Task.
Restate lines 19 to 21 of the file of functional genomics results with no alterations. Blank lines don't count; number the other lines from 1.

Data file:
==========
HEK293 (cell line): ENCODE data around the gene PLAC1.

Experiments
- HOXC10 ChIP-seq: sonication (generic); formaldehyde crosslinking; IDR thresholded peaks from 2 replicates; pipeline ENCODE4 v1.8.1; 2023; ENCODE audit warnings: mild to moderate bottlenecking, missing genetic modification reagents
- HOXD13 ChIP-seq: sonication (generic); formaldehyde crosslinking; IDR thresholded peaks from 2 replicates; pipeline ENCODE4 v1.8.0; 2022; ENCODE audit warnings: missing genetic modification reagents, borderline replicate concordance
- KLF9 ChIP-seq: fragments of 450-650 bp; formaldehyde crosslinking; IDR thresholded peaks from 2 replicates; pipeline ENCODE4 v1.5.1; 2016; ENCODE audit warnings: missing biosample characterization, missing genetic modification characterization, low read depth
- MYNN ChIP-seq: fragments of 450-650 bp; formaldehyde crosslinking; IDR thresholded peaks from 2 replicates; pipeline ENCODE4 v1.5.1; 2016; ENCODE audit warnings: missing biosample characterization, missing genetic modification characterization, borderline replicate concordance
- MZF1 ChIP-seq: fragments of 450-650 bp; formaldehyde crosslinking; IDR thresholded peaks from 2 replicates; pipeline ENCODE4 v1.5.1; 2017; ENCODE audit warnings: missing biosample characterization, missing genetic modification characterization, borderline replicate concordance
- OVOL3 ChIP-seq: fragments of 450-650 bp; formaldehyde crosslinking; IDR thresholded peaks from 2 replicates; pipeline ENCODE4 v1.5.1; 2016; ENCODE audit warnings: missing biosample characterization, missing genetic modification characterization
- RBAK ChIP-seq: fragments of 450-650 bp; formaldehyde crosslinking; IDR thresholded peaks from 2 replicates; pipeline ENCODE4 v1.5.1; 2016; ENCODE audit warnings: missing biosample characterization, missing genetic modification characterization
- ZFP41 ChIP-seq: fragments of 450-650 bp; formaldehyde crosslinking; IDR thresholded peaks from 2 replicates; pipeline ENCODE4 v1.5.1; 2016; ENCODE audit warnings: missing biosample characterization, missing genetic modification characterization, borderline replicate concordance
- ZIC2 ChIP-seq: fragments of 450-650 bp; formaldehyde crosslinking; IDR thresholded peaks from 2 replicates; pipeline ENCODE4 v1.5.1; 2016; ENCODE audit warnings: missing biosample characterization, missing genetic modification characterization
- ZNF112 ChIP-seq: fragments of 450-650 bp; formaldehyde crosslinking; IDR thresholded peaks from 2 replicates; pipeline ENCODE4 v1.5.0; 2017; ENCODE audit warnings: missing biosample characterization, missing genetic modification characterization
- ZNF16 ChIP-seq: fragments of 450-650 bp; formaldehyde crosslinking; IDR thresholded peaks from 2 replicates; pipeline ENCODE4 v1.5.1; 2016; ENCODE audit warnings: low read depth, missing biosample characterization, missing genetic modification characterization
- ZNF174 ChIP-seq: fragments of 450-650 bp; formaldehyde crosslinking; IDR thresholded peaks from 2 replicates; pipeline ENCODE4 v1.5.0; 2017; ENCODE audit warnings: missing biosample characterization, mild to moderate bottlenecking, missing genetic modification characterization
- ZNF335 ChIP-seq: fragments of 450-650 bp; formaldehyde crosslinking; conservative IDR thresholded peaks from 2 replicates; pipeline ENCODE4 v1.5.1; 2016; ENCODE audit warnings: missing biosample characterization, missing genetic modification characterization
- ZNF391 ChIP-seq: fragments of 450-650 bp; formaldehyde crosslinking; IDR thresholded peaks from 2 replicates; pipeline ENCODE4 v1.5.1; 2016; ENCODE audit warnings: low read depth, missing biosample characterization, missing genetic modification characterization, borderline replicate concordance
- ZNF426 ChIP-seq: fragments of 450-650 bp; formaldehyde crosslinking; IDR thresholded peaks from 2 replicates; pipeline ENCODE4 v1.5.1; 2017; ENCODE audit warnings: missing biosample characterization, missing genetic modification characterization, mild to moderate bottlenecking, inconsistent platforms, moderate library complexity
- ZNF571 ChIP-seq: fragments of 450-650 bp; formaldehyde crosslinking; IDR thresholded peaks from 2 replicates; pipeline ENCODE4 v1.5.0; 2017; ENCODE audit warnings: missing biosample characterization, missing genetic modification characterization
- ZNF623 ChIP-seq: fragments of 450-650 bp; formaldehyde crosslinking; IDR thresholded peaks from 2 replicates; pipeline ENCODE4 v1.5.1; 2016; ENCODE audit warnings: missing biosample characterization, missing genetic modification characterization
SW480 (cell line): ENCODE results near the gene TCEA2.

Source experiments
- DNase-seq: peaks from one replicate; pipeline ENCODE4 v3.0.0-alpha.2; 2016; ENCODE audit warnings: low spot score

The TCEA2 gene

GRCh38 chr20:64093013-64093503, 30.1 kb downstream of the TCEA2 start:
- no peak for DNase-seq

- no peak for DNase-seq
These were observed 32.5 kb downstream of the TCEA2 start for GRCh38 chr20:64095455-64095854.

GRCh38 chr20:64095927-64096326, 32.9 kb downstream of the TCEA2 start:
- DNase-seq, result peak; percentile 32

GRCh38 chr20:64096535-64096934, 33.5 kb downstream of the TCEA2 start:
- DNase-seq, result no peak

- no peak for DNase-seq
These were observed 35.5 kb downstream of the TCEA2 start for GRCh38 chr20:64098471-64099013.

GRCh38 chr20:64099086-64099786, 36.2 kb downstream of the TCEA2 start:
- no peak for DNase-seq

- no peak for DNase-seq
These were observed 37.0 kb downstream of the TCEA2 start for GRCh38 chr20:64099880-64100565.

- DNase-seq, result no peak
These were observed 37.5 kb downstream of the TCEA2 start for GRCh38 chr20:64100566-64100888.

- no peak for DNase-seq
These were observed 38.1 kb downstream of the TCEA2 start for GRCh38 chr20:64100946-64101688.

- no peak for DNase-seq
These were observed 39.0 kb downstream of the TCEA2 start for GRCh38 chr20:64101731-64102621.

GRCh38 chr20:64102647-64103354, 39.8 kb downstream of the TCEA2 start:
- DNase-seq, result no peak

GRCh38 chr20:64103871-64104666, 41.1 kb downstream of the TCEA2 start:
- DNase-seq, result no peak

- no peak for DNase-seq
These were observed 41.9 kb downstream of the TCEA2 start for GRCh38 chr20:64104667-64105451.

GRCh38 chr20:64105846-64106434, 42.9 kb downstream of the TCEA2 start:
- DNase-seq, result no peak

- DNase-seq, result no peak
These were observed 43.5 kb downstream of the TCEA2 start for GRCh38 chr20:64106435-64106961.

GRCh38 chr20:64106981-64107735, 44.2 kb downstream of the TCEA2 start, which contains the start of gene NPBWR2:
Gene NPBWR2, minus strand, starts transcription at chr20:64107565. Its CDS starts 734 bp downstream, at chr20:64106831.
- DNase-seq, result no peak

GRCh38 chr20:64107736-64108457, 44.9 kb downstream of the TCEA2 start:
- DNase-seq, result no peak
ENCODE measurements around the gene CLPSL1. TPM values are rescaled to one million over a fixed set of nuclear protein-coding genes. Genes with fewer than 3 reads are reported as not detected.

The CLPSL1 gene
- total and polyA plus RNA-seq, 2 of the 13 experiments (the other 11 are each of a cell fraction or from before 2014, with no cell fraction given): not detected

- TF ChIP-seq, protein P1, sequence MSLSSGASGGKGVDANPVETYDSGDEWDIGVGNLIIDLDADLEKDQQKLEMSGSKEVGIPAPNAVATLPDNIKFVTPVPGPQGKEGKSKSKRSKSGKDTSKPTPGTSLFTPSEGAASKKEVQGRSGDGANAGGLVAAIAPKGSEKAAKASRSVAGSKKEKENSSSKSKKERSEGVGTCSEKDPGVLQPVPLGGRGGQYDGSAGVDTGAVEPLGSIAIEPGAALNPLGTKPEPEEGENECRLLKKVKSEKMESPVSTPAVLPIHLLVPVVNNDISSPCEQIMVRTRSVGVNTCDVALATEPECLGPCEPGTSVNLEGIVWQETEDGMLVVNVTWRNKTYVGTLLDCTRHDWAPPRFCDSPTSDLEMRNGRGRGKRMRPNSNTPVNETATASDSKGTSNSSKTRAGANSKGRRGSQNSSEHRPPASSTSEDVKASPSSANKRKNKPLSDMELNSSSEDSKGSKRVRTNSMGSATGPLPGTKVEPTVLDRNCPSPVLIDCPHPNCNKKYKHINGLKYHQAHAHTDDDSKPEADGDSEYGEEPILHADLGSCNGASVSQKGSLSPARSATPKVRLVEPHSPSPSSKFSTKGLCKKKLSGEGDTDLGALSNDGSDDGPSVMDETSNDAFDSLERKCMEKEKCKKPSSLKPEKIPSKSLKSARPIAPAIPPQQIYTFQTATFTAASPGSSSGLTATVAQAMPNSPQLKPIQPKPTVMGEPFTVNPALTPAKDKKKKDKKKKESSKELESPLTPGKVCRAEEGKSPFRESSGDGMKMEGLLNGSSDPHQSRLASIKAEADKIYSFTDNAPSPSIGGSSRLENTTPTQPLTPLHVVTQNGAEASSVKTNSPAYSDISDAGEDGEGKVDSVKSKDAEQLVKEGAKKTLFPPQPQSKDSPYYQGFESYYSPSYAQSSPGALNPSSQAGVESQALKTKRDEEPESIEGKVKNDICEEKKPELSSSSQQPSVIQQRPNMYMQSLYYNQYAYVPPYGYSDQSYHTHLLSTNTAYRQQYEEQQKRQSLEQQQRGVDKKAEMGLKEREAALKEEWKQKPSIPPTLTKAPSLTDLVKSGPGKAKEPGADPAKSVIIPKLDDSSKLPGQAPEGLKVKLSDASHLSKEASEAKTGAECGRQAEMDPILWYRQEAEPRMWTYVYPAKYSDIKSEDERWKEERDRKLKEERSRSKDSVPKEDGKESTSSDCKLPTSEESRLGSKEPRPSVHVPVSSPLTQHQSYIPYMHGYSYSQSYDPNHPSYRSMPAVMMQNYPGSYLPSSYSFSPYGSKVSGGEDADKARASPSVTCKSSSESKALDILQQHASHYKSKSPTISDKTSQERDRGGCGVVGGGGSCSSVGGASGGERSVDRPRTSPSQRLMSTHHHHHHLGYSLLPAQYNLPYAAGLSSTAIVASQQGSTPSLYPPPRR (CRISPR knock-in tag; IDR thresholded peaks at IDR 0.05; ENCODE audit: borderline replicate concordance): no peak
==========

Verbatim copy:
- ZNF623 ChIP-seq: fragments of 450-650 bp; formaldehyde crosslinking; IDR thresholded peaks from 2 replicates; pipeline ENCODE4 v1.5.1; 2016; ENCODE audit warnings: missing biosample characterization, missing genetic modification characterization
SW480 (cell line): ENCODE results near the gene TCEA2.

Source experiments